We arrived in Dubrovnik at 9 AM after sailing from Venice at 1 PM yesterday. The weather was much better today. We are further South; perhaps that accounts for the warmer temperatures. It was cloudy all day, but it never actually rained.
My headache continued today, slightly diminished. We enjoyed sitting on our balcony and watching the approach into Dubrovnik. Our tour left soon after we docked. The Walk around the City Walls was very strenuous but invigorating. I wish I had counted the stairs we climbed and descended -- there must have been at least several hundred. I believe the guide said that the circumference of the old walls is about 2 miles -- certainly not level. the views were spectacular! Our first guide became sick at the end of the walk, so we had another guide for the tour of the maritime museum and the walk through the old city. When we were given free time, I walked back into the city and went into some shops and looked around, but didn't find anything to buy. Jim waited near the busstop and people-watched. I will post some pics when we get home. Old City Dubrovnik is a fascinating city -- it is entirely pedestrian, with narrow little lanes lined with tiny shops. Featured here was intricate needlework - tablecloths, etc. Apparent everywhere was damage from the war in the 1990s - "the aggression of the Yugoslavs" as the memorial signs expressed it.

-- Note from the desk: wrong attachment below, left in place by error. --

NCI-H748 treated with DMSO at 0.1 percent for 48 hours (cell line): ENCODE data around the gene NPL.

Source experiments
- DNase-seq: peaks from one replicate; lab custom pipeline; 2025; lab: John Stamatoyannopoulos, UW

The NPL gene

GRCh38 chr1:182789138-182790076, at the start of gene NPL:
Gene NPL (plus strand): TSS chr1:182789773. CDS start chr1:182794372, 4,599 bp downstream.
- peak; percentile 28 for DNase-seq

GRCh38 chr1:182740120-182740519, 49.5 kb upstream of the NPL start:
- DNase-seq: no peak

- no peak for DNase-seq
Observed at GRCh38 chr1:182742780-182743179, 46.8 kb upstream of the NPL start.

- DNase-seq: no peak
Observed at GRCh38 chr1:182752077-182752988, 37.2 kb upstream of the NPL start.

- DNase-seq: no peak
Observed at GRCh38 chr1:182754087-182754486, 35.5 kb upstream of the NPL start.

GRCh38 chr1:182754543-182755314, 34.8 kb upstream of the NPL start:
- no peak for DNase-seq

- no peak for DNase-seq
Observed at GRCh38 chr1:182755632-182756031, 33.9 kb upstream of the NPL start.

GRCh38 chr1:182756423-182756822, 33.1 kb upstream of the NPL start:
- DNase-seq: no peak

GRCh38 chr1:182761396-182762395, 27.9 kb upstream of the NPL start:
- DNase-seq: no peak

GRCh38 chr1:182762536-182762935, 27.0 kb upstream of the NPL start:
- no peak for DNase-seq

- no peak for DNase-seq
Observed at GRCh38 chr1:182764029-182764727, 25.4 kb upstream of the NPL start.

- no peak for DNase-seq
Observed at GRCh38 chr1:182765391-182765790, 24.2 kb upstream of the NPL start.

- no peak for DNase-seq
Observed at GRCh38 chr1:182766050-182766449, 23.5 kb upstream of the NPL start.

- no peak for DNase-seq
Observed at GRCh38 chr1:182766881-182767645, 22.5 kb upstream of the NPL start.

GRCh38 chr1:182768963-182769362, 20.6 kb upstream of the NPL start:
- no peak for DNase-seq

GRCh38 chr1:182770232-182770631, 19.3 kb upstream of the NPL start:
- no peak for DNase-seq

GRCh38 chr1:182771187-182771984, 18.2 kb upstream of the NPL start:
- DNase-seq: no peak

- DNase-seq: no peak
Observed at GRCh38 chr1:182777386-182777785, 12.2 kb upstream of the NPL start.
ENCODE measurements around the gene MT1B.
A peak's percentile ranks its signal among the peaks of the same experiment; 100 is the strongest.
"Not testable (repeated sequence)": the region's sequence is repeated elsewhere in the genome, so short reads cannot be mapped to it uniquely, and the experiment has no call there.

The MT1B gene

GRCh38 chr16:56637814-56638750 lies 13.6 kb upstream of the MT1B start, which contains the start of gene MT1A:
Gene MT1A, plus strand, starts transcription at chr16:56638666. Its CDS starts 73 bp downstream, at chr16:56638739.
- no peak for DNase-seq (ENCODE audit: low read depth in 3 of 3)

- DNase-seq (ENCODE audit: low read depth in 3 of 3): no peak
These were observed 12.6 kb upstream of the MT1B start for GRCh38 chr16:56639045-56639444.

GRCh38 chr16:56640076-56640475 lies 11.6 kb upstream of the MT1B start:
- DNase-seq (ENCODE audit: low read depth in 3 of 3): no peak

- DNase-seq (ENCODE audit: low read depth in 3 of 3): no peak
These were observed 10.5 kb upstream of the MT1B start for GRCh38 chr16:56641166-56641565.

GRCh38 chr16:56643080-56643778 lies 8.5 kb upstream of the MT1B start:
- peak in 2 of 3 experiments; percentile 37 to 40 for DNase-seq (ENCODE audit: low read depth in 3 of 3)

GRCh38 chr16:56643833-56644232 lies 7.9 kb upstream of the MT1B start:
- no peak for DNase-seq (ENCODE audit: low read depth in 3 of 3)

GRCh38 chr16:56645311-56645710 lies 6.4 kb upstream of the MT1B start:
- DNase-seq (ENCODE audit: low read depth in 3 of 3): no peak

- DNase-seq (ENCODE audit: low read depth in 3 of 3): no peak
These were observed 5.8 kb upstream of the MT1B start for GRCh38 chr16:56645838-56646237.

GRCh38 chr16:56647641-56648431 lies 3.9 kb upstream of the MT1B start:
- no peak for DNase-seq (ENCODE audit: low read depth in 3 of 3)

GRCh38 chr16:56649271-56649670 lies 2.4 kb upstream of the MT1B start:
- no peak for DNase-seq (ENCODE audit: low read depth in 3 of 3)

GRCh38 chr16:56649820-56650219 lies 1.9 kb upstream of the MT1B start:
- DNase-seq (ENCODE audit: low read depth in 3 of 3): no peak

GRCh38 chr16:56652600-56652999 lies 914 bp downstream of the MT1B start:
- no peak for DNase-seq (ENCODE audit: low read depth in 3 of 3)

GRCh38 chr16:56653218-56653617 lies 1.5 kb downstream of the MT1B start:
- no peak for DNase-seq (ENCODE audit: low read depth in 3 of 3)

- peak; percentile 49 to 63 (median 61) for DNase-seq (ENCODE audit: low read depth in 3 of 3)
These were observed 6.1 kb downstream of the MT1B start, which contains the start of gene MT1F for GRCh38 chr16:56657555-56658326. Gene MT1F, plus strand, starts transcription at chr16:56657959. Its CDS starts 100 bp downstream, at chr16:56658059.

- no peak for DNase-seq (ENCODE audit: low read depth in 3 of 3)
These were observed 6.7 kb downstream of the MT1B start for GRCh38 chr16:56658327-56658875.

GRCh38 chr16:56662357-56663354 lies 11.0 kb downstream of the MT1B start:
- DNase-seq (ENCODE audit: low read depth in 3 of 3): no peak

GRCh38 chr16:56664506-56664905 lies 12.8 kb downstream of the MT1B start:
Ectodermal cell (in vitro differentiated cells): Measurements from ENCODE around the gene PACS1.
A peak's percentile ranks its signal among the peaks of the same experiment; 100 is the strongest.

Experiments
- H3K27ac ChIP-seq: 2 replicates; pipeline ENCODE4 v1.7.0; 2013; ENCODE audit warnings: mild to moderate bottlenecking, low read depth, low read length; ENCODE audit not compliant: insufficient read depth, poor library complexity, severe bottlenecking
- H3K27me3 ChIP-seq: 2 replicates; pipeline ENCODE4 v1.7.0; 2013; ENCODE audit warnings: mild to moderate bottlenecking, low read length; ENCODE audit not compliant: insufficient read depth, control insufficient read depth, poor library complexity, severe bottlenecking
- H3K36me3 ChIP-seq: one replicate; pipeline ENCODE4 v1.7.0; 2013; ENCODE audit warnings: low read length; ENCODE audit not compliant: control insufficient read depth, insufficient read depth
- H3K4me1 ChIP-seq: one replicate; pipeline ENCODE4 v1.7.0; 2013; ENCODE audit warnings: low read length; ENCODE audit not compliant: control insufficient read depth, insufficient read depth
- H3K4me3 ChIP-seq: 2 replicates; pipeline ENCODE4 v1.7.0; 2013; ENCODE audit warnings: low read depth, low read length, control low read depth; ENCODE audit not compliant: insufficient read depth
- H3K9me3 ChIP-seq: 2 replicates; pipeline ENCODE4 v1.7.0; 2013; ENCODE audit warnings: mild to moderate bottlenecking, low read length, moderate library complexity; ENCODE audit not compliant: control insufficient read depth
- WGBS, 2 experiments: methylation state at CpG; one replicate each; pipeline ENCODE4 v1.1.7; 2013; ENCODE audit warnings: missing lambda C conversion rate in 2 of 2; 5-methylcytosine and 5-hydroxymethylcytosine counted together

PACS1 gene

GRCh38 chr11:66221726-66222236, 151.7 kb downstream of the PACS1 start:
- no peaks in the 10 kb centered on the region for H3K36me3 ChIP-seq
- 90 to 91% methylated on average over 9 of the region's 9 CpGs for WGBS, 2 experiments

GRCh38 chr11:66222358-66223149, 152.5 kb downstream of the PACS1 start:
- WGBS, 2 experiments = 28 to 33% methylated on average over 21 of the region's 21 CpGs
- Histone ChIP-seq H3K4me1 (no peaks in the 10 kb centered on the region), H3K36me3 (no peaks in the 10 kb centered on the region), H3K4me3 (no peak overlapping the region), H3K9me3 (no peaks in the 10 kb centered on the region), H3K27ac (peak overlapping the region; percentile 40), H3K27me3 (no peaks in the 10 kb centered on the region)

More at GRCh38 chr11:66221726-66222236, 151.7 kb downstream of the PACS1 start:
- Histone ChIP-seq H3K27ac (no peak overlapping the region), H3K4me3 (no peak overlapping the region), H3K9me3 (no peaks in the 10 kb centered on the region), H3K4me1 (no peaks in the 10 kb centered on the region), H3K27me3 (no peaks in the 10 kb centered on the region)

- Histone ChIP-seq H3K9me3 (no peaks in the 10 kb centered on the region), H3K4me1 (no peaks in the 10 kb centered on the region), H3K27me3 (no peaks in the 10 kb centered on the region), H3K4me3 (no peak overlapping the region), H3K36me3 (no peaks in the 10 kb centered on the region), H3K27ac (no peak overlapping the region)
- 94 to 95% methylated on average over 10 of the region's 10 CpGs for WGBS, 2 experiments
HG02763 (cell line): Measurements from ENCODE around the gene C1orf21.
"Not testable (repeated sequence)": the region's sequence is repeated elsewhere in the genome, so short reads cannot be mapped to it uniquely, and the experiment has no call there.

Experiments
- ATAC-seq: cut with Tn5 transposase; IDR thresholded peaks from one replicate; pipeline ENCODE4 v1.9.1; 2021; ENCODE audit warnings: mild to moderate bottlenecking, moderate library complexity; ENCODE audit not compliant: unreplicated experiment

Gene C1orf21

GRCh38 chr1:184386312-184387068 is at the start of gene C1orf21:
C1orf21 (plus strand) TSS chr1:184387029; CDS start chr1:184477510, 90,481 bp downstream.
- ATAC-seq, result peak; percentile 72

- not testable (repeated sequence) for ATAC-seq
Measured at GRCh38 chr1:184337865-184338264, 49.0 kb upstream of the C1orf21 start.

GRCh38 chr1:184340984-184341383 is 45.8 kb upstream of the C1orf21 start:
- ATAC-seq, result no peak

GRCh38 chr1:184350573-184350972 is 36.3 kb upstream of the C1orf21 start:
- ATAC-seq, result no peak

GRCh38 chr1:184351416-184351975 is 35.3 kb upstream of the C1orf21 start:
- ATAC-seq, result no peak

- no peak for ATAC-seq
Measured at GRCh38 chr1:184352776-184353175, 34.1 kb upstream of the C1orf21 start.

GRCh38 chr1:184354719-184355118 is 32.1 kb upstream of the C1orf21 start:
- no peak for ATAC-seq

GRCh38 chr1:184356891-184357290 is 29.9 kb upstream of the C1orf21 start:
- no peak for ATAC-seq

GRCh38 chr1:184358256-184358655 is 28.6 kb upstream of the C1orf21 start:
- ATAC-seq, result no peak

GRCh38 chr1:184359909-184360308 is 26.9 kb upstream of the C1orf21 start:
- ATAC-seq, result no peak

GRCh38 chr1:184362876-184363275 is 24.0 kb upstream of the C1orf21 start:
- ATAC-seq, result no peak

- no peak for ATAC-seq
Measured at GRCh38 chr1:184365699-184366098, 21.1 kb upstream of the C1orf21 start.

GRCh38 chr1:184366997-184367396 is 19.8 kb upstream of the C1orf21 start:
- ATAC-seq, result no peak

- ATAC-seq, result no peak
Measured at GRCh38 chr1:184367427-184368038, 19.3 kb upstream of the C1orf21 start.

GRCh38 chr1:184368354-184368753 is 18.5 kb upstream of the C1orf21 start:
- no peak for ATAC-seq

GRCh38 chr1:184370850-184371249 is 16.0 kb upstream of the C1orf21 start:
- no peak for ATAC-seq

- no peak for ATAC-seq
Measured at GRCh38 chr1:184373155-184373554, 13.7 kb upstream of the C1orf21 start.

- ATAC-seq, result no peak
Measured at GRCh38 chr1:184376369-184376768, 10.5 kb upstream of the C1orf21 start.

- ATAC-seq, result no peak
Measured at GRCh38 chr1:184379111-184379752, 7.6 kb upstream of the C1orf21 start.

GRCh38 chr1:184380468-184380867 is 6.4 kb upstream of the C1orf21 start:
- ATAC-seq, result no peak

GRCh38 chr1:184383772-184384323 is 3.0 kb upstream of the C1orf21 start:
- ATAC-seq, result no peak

Jim had left his jacket on the bus (he asked the driver, and the driver said it would be okay; however we think the driver did not really understand him)-- the jacket and long-sleeve shirt were not there when we got back. A couple from Chile that we have met was worse off however, they lost a camera by accidentally leaving it on the bus. They spent most of the time in Dubrovnik trying to track it down.
There is a comedy musician show tonight after dinner was really good. His name is Jon Courtenay, and he was terrific! His piano style was excellent and he was hilarious as well. If you have an opportunity to see/hear him perform, jumpt at the chance.
Here is information I gathered about Dubrovnic, Croatia, before we left home:
The city is in the extreme south of Croatia, is located between the Adriatic Sea and the Dinaric Alps, and is known as the Pearl of the Adriatic. It has a population of over 120,000.
DUBROVNIK is a beautifully preserved medieval fortified city. First settled by Roman refugees in the early seventh century and given the name Ragusa. By the mid-fourteenth century, having shaken off the yoke of first the Byzantines and then the Venetians, it had become a successful and self-contained city state and continued to prosper until 1667, when an earthquake devastated the city. Though the city-state survived, it fell into decline and, in 1808, was formally dissolved by Napoleon.
An eight-month siege by Yugoslav forces in the early 1990s caused much destruction, but the city swiftly recovered. Dubrovnik was heavily bombed by the Montenegrin Navy during the Croatian War of Independence from 1991 to 1995. Almost all of the damage has been covered over, but if you look closely around the pedestrian-only old town you can still see the damage from mortars in the cobblestone streets and bullet marks in the stone houses.